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Housing Industry Dealing With Pandemic Fallout

house hands homesRedfin Chief Economist Daryl Fairweather has authored a report forecasting the future of the post-pandemic housing market. In “Five Ways the Housing Market Will Change After the Pandemic,” Fairweather analyzes five trends the market will see and how the industry will deal with the fallout of the pandemic nationwide.

The five primary changes include:

  • Home values will grow as the economy recovers, but at a slower pace as higher mortgage rates may temper demand
  • More will list their homes for sale
  • There will be great interest in the condo market
  • The suburbs will start to feel more like cities
  • Rents will rise quickly, especially for short-term rentals

“Some people will be eager to buy a home because they will feel more confident in their own economic prospects once the economy recovers,” said Fairweather. “But some people will look at how expensive homes have become and hold off. As a result, home values will rise about 5% per year, which will be more in line with the growth of the overall economy.”

As we are now seeing a year after the start of the pandemic, mortgage rates are steadily climbing, forcing many out of a chance to refinance yet still unable to purchase due the imbalance between demand and the short supply available.

“Five percent fewer homes were listed for sale in the past 12 months than in the year prior, and currently new listings are down 12% from last year,” said Fairweather in her report. “If most people are vaccinated by 2022, Redfin predicts that the coming year will bring a 10% increase in new listings.”

More homeowners may decide to list their homes in order to cash in on high home prices. Redfin recently reported that for the four-week period ending March 21, median home-sale prices increased 16% year-over-year to an all-time high of $331,590, while 39% of homes sold above their list price, also an all-time high, 15 percentage points higher than the same period a year earlier.

The report also noted that condos will become hot post-pandemic as condos sold at a 17.3% discount to single family homes during the pandemic, the largest discount since at least 2013. Redfin forecasts that post-pandemic condo prices will likely grow faster than single-family home prices and the discount on condos will shrink.

"If you want to buy a condo, now is the time," said Seattle Redfin agent Ben Stanfield. "I tell my buyers that if they're open to looking at condos, we have the ability to negotiate on price and include favorable offer terms like an inspection contingency or a long escrow period. My personal opinion is that the condo market will start to see signs of life coming back in around October."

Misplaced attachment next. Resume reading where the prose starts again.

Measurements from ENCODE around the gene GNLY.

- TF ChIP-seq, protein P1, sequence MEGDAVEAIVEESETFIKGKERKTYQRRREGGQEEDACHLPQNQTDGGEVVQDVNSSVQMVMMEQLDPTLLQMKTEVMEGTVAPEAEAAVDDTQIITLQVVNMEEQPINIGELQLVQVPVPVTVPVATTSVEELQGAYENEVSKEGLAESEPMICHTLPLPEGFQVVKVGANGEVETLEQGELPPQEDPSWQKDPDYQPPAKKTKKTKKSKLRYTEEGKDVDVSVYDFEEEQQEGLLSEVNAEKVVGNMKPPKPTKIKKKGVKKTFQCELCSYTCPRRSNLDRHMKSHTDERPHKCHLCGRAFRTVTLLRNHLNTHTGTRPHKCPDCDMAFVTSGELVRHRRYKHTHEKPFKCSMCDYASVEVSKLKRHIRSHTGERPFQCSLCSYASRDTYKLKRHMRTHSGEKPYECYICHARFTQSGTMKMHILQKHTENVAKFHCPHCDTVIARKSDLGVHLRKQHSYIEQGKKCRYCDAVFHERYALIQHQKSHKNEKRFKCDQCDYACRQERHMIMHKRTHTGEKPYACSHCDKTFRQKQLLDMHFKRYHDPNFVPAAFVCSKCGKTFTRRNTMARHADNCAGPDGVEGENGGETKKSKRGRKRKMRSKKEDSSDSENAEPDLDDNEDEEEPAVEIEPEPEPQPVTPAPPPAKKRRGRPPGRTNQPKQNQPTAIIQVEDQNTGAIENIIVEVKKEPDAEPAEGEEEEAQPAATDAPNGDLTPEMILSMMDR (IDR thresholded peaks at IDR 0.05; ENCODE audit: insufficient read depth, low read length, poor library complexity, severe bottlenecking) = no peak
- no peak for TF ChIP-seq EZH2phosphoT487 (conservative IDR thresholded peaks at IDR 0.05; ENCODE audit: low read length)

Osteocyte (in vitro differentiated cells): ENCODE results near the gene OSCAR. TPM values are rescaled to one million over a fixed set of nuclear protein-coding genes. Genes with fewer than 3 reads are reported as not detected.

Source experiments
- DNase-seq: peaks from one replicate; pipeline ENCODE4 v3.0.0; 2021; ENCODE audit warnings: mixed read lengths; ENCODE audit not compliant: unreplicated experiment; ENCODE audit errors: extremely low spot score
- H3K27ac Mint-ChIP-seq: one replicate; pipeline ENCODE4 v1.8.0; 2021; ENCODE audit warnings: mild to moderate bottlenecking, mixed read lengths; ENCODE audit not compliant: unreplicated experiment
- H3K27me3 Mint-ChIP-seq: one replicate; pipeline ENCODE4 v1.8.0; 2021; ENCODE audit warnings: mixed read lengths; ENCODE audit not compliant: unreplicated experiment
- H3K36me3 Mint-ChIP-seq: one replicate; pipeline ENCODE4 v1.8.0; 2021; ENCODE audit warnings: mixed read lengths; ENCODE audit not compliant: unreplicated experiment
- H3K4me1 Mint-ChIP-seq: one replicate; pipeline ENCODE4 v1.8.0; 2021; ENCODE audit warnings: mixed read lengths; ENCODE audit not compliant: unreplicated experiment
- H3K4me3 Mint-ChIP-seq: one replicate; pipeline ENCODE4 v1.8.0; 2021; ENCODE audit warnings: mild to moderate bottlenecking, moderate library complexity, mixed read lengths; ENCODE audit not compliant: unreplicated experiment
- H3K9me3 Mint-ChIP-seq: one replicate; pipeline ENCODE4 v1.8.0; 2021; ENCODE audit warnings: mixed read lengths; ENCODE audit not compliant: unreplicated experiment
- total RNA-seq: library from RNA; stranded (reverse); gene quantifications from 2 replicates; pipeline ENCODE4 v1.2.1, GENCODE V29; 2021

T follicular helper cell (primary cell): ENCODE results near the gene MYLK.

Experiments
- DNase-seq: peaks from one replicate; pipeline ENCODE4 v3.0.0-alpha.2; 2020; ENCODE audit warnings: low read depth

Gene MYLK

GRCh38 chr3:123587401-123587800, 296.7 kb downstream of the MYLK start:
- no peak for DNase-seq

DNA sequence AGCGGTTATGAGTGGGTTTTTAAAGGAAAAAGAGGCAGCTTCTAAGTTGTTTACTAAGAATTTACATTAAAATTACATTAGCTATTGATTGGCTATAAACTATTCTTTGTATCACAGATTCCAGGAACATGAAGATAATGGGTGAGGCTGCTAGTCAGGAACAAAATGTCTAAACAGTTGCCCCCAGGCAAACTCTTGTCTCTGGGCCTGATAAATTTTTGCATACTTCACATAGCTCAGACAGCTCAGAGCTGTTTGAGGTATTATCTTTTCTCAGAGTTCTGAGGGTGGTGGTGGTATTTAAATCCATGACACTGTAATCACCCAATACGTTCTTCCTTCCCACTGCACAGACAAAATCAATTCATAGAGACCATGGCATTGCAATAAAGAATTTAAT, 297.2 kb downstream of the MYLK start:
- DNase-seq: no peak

With the migration away from major metros, remote work will continue to make condos and homes in the suburbs target destinations. The value of a home is closely tied to what amenities are close by, and in the future, more suburbs could have it all—schools, parks, restaurants, coffee shops, and bars.

Recent data from CoreLogic found that affordability, job opportunity, and outdoor amenities remain major driving factors of relocation these days, as most migrating homebuyers chose metros that were either adjacent to their current location, had a lower cost of living, or both.

Finally, Fairweather noted that post-pandemic, many will decide to rent instead of buy a home simply because buying a home will be too expensive.

“Short-term rentals will be especially popular. More remote workers will adopt a nomadic lifestyle, where they roam from city to city with no home base at all,” said Fairweather. “A remote tech worker might spend part of the year working from a headquarters, part of the year working from a satellite office, and the rest of the year in a vacation destination. This will cause prices for short-term rentals to increase.”

Click here to view Redfin’s “Five Ways the Housing Market Will Change After the Pandemic” report.


About Author: Eric C. Peck

Eric C. Peck has 20-plus years’ experience covering the mortgage industry, he most recently served as Editor-in-Chief for The Mortgage Press and National Mortgage Professional Magazine. Peck graduated from the New York Institute of Technology where he received his B.A. in Communication Arts/Media. After graduating, he began his professional career with Videography Magazine before landing in the mortgage space. Peck has edited three published books and has served as Copy Editor for Entrepreneur.com.

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